Clinical Guidelines—one year on
Wednesday, January 1, 2014
DevelopmentThe Joint Royal Colleges Ambulance Liaison Committee (JRCALC) published the first guidance for ambulance staff in 2000 and then again in 2004 and 2006. To help their Guidelines Development Group (GDG), led by Dr Simon Brown, a team at University of Warwick was engaged to help in the challenging task of ensuring that best evidence was being used and ‘consensus’ was achieved amongst experts—no easy task. The Ambulance Service Association (ASA) commissioned this work from JRCALC on behalf of the UK's ambulance services. Now that the ASA no longer exists (it ceased to represent ambulance services soon after the main mergers in 2006), AACE has the task, on behalf of its members, of seeing that a suitable set of guidelines is developed and kept current.Part of the reason for the long delay in updating the 2006 edition lay with the complexity of the task being undertaken by a range of people and often on a voluntary basis. A huge debt of thanks is due from all in the ambulance service to those experts that have so generously given their time.Going forward, NASMeD will lead for AACE on the development of new guidelines. It is important that our guidelines stay the ‘gold standard’ for use in pre-hospital care. AACE are the owners of the intellectual property rights (IPR) and are mindful to maintain their currency. All NHS ambulance Trusts invested in their development and we need to ensure this investment is well managed.It is anticipated that the Ambulance Lead Paramedics Group (ALPG) will play a key role in researching and drafting new guideline texts, and this means that your clinical guidelines will be developed by your colleagues for use in your service. JRCALC will continue to be the key reference point for the expert opinion required of guidelines that are internationally recognised as best practice. It is important that the ambulance sector ensures guidelines are developed to the highest standards and we are aware of the advice given by Harbour and Miller (2001), for example, and that from renown bodies such as the National Istitute for Health and Care Excellence (NICE).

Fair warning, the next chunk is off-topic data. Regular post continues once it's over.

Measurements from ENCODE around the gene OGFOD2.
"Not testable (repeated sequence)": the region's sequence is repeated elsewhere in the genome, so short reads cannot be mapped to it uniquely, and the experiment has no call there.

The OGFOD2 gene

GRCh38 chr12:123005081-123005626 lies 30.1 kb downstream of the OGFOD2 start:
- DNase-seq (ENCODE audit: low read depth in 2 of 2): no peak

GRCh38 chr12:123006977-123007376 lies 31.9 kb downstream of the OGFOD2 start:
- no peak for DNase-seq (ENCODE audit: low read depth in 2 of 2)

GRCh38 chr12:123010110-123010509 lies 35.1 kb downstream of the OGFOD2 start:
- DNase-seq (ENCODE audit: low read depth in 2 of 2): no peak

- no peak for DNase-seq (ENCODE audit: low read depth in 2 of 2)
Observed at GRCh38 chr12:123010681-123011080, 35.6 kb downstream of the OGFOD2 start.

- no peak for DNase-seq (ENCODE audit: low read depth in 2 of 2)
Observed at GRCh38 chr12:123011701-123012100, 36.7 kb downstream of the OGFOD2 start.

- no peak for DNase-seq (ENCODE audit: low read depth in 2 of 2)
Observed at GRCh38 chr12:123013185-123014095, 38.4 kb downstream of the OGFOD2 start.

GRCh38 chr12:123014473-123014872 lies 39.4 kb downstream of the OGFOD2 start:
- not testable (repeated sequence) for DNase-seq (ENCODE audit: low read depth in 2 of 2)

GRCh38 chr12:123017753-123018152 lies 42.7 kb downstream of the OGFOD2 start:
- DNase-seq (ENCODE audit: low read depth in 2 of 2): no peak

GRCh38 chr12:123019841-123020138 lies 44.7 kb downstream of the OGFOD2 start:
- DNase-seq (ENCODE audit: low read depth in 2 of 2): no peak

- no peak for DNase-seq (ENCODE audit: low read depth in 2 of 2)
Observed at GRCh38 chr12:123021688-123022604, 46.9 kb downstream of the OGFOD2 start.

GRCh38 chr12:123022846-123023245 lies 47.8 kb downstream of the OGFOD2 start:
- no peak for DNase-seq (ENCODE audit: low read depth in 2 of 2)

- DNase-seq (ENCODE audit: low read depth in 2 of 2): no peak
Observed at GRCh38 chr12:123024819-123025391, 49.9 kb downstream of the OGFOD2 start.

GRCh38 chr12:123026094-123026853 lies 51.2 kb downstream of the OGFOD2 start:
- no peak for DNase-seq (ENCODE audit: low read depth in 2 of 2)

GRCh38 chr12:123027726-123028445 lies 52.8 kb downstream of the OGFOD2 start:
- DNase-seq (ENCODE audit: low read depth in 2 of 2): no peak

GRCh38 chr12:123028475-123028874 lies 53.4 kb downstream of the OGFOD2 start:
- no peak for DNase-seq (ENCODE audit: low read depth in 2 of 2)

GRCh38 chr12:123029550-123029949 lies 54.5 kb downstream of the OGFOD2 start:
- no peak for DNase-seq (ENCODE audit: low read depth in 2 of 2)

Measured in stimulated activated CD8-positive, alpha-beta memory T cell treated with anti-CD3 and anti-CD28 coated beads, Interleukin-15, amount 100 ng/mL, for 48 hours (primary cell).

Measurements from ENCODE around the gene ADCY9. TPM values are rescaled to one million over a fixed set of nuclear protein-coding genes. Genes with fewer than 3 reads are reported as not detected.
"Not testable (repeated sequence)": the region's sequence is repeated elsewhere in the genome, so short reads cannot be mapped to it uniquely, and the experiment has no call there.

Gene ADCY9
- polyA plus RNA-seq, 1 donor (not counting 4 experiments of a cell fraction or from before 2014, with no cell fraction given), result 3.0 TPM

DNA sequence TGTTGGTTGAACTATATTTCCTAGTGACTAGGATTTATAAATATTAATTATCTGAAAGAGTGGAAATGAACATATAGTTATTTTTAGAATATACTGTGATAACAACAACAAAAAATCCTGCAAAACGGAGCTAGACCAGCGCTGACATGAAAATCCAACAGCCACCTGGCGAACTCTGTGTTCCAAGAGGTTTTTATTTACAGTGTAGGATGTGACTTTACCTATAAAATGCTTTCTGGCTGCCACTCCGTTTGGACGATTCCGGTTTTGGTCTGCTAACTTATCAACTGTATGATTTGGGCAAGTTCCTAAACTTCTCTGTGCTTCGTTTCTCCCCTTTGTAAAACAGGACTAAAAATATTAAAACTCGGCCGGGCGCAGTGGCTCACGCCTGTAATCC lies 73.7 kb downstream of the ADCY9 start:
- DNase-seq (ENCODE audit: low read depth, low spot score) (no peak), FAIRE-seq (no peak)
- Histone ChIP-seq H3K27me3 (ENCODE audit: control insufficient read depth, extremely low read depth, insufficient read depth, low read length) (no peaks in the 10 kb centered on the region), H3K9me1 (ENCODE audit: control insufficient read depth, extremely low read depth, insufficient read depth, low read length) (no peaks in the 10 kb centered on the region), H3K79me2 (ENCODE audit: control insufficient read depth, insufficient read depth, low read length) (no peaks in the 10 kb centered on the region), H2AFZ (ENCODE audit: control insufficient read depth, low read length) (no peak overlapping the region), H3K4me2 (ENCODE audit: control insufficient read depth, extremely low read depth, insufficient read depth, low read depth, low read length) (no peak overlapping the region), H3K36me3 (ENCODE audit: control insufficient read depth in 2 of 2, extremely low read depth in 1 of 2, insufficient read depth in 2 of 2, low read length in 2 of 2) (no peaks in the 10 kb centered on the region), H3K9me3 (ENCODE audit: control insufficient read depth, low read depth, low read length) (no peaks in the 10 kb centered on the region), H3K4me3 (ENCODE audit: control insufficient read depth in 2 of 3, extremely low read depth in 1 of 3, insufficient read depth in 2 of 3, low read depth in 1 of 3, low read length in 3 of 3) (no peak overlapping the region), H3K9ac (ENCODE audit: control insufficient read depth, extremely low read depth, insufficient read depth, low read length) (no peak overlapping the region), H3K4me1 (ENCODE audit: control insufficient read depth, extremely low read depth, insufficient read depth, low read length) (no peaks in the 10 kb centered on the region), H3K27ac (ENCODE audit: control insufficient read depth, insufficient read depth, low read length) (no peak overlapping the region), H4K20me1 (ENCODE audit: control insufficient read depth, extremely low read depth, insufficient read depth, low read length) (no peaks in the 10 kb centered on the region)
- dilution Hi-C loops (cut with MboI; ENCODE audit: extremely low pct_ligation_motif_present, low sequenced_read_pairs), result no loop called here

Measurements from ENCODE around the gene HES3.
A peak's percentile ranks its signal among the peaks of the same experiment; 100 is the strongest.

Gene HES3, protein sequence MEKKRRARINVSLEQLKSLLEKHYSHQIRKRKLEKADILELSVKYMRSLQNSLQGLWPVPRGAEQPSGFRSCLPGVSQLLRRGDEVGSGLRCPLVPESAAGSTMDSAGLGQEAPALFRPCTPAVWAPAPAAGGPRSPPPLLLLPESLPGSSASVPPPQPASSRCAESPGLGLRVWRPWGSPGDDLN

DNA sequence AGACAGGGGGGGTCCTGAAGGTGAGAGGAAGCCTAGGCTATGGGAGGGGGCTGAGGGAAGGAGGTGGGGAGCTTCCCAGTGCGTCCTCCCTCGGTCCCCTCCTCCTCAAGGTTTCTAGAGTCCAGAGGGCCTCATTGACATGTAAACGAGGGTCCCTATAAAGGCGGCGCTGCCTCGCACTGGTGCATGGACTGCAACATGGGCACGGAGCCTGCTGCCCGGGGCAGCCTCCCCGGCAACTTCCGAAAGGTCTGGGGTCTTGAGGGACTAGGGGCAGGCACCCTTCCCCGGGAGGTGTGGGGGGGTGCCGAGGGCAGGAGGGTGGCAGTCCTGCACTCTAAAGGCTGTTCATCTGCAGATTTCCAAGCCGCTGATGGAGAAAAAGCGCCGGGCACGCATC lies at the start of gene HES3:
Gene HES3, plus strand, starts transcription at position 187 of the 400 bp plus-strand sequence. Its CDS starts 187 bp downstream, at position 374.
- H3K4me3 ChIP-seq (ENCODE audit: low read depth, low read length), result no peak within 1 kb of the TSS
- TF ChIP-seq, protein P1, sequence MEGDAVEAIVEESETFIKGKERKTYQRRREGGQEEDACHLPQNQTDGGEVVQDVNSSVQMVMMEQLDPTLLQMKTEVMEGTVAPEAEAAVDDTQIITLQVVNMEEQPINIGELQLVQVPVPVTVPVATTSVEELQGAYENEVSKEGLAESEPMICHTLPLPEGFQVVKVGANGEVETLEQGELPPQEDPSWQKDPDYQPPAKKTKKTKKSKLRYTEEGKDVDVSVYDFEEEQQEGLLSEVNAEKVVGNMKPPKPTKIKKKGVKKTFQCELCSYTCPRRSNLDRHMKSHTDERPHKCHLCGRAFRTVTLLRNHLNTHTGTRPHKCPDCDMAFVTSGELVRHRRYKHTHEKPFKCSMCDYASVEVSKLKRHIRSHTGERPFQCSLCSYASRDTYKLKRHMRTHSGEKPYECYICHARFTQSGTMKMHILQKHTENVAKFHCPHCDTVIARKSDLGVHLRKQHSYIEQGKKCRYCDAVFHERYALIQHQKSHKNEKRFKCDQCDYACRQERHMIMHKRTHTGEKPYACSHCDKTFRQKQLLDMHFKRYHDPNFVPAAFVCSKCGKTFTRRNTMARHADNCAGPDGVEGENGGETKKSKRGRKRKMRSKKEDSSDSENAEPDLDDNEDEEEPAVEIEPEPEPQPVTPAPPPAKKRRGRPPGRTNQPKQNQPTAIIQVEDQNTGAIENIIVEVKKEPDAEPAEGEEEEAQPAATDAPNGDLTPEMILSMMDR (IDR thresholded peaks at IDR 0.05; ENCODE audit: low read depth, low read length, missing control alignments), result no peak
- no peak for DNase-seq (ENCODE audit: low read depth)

Subscribe to get full access to the Journal of Paramedic Practice
Thank you for vising the Journal of Paramedic Practice and reading our archive of expert clinical content. If you would like to read more from the only journal dedicated to those working in emergency care, you can start your subscription today for just £48.
Reading the Journal of Paramedic Practice counts towards your professional development
Develop your career
We provide professional information dedicated to paramedics covering training, education and jobs
Get the latest clinical information to ensure you are aware of the latest think and best practice in paramedicne
Already registered? - Sign in here